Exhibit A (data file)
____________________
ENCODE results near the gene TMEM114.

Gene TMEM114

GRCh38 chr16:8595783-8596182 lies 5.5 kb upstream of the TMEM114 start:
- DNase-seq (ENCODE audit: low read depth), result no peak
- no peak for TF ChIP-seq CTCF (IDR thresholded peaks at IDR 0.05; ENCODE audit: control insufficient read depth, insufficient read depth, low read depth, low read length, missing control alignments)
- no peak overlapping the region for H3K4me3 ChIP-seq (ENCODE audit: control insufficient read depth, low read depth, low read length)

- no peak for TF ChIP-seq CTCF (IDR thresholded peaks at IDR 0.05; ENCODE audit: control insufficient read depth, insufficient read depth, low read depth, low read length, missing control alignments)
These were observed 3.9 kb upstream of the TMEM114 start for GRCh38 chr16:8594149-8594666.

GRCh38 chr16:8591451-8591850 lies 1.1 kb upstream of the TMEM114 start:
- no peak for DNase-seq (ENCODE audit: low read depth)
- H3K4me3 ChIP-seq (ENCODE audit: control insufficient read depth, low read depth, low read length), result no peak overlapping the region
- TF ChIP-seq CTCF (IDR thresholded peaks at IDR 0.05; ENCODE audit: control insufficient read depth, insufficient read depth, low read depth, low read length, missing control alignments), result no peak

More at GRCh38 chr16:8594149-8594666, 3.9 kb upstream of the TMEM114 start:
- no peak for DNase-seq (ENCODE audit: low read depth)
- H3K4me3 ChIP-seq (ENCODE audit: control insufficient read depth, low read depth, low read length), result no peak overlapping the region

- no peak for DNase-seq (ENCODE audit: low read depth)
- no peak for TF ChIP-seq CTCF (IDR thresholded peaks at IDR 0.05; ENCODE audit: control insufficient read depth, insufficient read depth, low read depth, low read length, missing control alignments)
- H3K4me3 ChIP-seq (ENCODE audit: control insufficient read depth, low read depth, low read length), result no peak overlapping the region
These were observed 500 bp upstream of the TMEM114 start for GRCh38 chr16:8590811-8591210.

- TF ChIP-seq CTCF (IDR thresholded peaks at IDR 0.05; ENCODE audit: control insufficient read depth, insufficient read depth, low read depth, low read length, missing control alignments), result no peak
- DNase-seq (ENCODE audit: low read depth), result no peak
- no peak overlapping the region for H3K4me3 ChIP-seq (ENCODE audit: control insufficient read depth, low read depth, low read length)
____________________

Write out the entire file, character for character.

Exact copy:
ENCODE results near the gene TMEM114.

Gene TMEM114

GRCh38 chr16:8595783-8596182 lies 5.5 kb upstream of the TMEM114 start:
- DNase-seq (ENCODE audit: low read depth), result no peak
- no peak for TF ChIP-seq CTCF (IDR thresholded peaks at IDR 0.05; ENCODE audit: control insufficient read depth, insufficient read depth, low read depth, low read length, missing control alignments)
- no peak overlapping the region for H3K4me3 ChIP-seq (ENCODE audit: control insufficient read depth, low read depth, low read length)

- no peak for TF ChIP-seq CTCF (IDR thresholded peaks at IDR 0.05; ENCODE audit: control insufficient read depth, insufficient read depth, low read depth, low read length, missing control alignments)
These were observed 3.9 kb upstream of the TMEM114 start for GRCh38 chr16:8594149-8594666.

GRCh38 chr16:8591451-8591850 lies 1.1 kb upstream of the TMEM114 start:
- no peak for DNase-seq (ENCODE audit: low read depth)
- H3K4me3 ChIP-seq (ENCODE audit: control insufficient read depth, low read depth, low read length), result no peak overlapping the region
- TF ChIP-seq CTCF (IDR thresholded peaks at IDR 0.05; ENCODE audit: control insufficient read depth, insufficient read depth, low read depth, low read length, missing control alignments), result no peak

More at GRCh38 chr16:8594149-8594666, 3.9 kb upstream of the TMEM114 start:
- no peak for DNase-seq (ENCODE audit: low read depth)
- H3K4me3 ChIP-seq (ENCODE audit: control insufficient read depth, low read depth, low read length), result no peak overlapping the region

- no peak for DNase-seq (ENCODE audit: low read depth)
- no peak for TF ChIP-seq CTCF (IDR thresholded peaks at IDR 0.05; ENCODE audit: control insufficient read depth, insufficient read depth, low read depth, low read length, missing control alignments)
- H3K4me3 ChIP-seq (ENCODE audit: control insufficient read depth, low read depth, low read length), result no peak overlapping the region
These were observed 500 bp upstream of the TMEM114 start for GRCh38 chr16:8590811-8591210.

- TF ChIP-seq CTCF (IDR thresholded peaks at IDR 0.05; ENCODE audit: control insufficient read depth, insufficient read depth, low read depth, low read length, missing control alignments), result no peak
- DNase-seq (ENCODE audit: low read depth), result no peak
- no peak overlapping the region for H3K4me3 ChIP-seq (ENCODE audit: control insufficient read depth, low read depth, low read length)